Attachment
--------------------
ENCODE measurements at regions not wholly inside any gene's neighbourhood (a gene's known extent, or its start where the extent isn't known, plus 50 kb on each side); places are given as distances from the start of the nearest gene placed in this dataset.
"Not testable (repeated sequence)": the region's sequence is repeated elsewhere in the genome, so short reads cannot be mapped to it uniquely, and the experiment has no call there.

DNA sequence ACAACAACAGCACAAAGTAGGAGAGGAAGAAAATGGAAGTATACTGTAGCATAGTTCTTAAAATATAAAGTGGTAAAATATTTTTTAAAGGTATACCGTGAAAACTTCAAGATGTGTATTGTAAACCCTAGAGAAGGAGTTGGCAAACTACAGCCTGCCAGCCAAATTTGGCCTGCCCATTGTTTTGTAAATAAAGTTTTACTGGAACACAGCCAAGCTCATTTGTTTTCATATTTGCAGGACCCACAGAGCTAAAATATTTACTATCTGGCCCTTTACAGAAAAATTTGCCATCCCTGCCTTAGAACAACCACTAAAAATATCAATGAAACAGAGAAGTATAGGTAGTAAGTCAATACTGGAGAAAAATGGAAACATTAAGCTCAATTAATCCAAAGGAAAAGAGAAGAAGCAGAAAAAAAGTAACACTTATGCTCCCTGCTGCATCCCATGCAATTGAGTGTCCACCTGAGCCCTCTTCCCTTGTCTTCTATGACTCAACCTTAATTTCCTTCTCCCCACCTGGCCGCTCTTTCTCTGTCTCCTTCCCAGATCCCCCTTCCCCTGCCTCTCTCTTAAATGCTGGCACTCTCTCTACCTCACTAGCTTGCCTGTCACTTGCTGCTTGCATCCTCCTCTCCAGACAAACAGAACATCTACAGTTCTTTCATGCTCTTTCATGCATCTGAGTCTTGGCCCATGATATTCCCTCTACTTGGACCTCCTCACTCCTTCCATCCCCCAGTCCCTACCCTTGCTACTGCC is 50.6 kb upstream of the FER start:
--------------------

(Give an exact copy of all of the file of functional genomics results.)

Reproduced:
ENCODE measurements at regions not wholly inside any gene's neighbourhood (a gene's known extent, or its start where the extent isn't known, plus 50 kb on each side); places are given as distances from the start of the nearest gene placed in this dataset.
"Not testable (repeated sequence)": the region's sequence is repeated elsewhere in the genome, so short reads cannot be mapped to it uniquely, and the experiment has no call there.

DNA sequence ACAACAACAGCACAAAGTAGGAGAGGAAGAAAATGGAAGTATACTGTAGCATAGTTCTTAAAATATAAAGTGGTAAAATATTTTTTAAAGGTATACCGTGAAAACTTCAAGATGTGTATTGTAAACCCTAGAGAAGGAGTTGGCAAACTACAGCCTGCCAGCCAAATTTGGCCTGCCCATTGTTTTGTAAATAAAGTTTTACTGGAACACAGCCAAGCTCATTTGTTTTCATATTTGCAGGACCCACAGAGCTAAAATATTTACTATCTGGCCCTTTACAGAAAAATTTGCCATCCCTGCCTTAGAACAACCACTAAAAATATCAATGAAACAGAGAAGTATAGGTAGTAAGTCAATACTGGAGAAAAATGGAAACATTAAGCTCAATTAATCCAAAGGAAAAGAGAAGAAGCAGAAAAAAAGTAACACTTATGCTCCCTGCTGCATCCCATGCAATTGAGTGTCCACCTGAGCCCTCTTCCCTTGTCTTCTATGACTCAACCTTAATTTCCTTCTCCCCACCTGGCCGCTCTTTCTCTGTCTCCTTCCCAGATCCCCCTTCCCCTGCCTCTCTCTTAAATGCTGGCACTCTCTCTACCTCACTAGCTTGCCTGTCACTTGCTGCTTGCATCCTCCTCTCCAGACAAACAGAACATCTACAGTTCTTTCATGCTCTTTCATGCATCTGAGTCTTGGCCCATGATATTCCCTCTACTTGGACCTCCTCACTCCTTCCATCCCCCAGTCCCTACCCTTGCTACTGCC is 50.6 kb upstream of the FER start: